Guess which of these stoves isn’t in my kitchen anymore

Hint: not the old-looking one.

On a whim, a few weeks ago I removed the microwave from my kitchen. It took up too much space, and I realized that all I really used it for was to heat up frozen dinners I shouldn’t be eating anyway. Reheating food and cooking soups and such? That I do on the big stove. It’s better that way. (Microwaved pizza is nasty. It’s so much better when I reheat it on the pizza stone in the oven.) So I decided to try to go a few months without the microwave to see if I miss it enough to bring it back.

So far, the only time I’ve missed it much is when I was trying to de-crystallize some honey. Putting it in the microwave is the quickest way to do it. But it’s not worth keeping it around just for that.

I didn’t have a microwave until I was well into my adulthood, so I think I should be fine without it.

Anyone else given up on their microwave?

Pinterest pinner of the moment: Craftsman Junky

Craftsman Junky's collection of pinboards -- this is only a partial section of the list. Click through to see the full page.

Craftsman Junky’s collection of pinboards — this is only a partial section of the list. Click through to see the full page.

Instead of choosing one Pinterest board to write about this week, I’ve chosen a collection of pinboards by a single pinner: Craftsman Junky. Craftsman Junky is actually Sharon from the Laurelhurst 1912 Craftsman blog about renovating a 1912 Craftsman home in Portland, Oregon. Since I have a 1911 Craftsman bungalow in Seattle, this is relevant to my interests.

The blog is great itself, but the collection of images and links that Sharon has compiled on Pinterest is really stunning. Check out this list of boards:

  • House Interiors (early 1900s)
  • House Exteriors (early 1900s)
  • Craftsman Dining Rooms
  • Craftsman Living Rooms
  • Craftsman Bedrooms
  • Craftsman Remodel
  • Early 1900s Bathrooms
  • Remodeled Bathrooms
  • Early 1900s Kitchens
  • Remodeled Kitchens
  • Shopping Resources
  • Craftsman Furniture
  • Craftsman Stencils, Wallpaper and Paint Colors
  • Early 1900s Tile

There are more, including collections of early 20th Century clothing. If you have an old house, or any interest in Arts and Crafts style of the early 1900s, these are great boards to follow.

Hewn and Hammered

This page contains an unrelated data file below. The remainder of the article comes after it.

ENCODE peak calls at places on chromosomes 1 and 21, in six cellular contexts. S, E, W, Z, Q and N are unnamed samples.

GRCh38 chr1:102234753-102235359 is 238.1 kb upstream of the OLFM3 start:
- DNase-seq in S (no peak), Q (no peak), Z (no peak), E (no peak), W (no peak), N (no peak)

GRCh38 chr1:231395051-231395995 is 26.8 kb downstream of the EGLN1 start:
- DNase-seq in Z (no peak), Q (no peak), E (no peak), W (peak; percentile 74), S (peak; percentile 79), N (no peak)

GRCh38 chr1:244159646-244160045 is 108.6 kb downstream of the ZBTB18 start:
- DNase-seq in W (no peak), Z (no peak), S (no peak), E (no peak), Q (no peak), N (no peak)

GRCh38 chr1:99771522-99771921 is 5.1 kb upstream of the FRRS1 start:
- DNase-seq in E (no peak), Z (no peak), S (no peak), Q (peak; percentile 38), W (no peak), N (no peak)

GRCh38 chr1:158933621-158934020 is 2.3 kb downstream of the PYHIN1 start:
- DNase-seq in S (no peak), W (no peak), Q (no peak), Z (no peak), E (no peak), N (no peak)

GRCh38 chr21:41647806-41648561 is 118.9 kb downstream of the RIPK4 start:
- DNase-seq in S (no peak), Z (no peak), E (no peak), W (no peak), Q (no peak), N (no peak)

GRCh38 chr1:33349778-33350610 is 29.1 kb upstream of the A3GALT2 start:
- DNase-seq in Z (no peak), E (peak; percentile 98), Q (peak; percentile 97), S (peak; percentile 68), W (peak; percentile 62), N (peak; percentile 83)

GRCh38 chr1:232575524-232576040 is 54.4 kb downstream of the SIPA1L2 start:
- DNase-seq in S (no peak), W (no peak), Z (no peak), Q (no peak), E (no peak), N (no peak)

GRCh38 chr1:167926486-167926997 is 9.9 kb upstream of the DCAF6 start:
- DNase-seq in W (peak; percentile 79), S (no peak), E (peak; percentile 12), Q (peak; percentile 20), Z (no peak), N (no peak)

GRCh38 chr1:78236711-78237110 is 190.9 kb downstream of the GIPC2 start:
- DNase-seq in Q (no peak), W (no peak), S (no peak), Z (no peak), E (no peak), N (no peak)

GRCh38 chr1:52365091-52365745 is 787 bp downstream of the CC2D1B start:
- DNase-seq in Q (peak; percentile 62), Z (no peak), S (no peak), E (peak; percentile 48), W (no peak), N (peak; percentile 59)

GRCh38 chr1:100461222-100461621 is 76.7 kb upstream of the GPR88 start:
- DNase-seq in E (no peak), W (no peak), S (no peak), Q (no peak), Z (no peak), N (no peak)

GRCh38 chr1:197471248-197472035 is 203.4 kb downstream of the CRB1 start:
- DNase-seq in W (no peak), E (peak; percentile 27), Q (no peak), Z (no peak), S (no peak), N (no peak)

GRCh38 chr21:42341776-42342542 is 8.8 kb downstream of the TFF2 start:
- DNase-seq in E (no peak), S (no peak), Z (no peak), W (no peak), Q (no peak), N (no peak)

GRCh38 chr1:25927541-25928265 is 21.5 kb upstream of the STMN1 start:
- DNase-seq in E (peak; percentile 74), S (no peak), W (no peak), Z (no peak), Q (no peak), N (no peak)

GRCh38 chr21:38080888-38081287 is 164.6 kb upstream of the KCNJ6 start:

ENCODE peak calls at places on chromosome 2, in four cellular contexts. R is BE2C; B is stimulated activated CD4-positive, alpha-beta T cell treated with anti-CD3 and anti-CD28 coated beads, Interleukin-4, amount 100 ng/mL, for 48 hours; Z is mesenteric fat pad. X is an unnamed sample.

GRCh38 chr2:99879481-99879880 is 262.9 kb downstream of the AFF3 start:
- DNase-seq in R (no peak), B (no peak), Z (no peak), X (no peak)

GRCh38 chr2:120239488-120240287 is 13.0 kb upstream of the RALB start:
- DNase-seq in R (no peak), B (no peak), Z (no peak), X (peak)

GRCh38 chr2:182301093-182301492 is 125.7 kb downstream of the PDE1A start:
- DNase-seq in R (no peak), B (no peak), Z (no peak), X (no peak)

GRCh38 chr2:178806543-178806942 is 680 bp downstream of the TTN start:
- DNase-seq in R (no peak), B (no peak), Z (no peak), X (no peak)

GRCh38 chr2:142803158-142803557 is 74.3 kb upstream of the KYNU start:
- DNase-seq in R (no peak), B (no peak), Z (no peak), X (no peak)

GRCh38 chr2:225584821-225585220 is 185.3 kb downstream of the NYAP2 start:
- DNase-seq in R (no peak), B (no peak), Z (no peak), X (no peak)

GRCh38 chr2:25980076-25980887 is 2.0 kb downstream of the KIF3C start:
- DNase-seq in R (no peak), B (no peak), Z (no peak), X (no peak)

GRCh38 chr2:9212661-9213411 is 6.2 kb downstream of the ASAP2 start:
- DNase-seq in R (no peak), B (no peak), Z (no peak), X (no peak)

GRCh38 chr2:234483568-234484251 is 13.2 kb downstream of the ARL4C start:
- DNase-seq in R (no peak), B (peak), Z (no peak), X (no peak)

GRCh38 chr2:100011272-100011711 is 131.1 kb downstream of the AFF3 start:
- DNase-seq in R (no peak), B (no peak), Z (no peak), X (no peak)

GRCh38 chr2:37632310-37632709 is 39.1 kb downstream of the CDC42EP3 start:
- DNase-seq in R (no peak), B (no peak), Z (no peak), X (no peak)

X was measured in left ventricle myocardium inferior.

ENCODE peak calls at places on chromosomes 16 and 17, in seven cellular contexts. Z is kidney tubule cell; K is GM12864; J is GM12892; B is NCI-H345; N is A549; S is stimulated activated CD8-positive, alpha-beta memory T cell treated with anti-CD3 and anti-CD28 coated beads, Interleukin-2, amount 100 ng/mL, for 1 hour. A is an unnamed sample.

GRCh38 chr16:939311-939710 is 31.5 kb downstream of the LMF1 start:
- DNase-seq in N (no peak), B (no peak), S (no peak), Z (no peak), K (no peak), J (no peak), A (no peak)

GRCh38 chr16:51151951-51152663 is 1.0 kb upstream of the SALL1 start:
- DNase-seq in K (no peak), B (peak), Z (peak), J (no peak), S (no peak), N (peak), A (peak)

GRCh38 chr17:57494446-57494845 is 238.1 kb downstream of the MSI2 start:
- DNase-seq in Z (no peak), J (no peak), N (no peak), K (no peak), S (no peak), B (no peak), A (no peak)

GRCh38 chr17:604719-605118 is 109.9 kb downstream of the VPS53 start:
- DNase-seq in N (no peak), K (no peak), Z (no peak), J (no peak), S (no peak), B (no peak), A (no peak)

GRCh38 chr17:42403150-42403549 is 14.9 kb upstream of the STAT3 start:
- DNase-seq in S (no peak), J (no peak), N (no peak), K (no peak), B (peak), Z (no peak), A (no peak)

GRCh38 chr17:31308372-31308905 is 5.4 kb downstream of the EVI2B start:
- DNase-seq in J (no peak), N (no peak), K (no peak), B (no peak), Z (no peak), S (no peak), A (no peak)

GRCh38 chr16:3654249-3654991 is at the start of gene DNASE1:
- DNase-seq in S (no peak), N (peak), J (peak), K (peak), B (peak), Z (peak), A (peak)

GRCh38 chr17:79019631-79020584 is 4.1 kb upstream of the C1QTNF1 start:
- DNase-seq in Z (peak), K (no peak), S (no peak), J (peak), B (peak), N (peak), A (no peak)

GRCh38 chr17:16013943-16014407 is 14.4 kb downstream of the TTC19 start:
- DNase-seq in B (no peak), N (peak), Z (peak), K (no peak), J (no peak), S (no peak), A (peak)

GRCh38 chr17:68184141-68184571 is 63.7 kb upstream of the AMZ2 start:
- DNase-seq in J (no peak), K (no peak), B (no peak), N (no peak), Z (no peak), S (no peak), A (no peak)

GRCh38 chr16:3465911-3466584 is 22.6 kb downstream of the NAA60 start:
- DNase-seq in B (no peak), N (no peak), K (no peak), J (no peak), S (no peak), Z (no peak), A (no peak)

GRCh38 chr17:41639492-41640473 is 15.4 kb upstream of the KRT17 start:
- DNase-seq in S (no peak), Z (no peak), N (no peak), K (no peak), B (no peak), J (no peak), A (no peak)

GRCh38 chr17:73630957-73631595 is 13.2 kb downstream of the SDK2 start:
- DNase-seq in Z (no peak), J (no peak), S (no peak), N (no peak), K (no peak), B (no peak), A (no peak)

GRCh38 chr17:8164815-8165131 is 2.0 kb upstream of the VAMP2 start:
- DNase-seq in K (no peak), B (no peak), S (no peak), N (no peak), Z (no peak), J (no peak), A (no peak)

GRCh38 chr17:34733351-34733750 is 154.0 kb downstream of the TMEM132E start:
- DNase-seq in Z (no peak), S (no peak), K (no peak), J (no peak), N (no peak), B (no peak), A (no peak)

Hewn and Hammered is a brand-new weblog about Craftsman, Mission, and Prairie design and architecture. The blog isn’t just about house restoration, but will also discuss the work of current and historical A&C artists and craftspeople, and include articles about the history and philosophy of the Arts and Crafts movement.

The site is edited by the editor of the excellent Typographica web site, so it ought to be good.

Bad neighbor.

Ken Woolcott bought a historic house on Queen Anne Hill — a 1914 house by one of Frank Lloyd Wright’s prot?g?s that was “one of the 10 or 15 most significant houses in the city.” Did he restore it? No. He had it demolished without even allowing a serious attempt at salvage.

The secretiveness of the project indicates that he knew there would be objections, and so the demolition was done without even giving preservationists and historians a chance to document the house and salvage reusable items. The selfishness of such an act (and the weak justifications given by Mr. Woolcott) sadden me greatly.

I understand that he owns the property now, but when one buys a historic property a certain responsibility comes with it. He could have allowed the home to be moved, studied, or salvaged before building his new dream home (which I imagine will be a monstrosity). He didn’t. He may have financial wealth, but he’s awfully poor in the civic duty area.

The height of 1901 style

Today I visited the Stimson-Green Mansion on First Hill, since I am researching it for a paper. Here are some photos I took. The house was built in 1901. It is strongly influenced by English Arts and Crafts, but is an Eclectic style — several rooms are Tudor, one is Empire style, one is a sort of Moorish style. All of it is incredibly well-crafted, and well-preserved. It’s amazing that the gilded burlap wall covering in the entry hall, for example, was not removed over the years. The painted design on it has been retouched, but it is otherwise original.

Mostly these are pictures of details within the house. The big pictures of the rooms and hallways, and the exterior, are easily found online and in books, but the details are harder to find, so I photographed those. Unfortunately I ran out of photo battery power so I didn’t get as many photos as I had hoped to get.

You can see other pictures and info about the house (including exterior shots and lots of stuff I didn’t get to photograph) at:

http://www.cityofseattle.net/commnty/histsea/projects/pr14.htm
http://www.historylink.org/_output.CFM?file_ID=2713
http://www.cr.nps.gov/nr/travel/seattle/s15.htm
http://seattletimes.nwsource.com/pacificnw/2001/1104/living.html

Another step in the process

Went to the Bungalow Fair at Town Hall yesterday and saw some amazing stuff, none of which we can afford. Gorgeous antique furniture, silkscreen, watercolor and letterpress prints, William Morris wallpapers, pottery, etc. There was a book I really wanted: a 100 year-old art book with tons of amazing engravings — but it was $400.

Since we couldn’t improve the house with any of that, I came home and sanded the spackled walls in the foyer until my arms gave out. It’s a little more than half done (yes, I am a wimp), and the next steps are: finish sanding, get Jason to spackle some of the ceiling bits I can’t reach, clean the walls, tape, primer, and paint. (Then there is some floor work but I don’t want to think about that right now.)

This is the slowest renovation ever.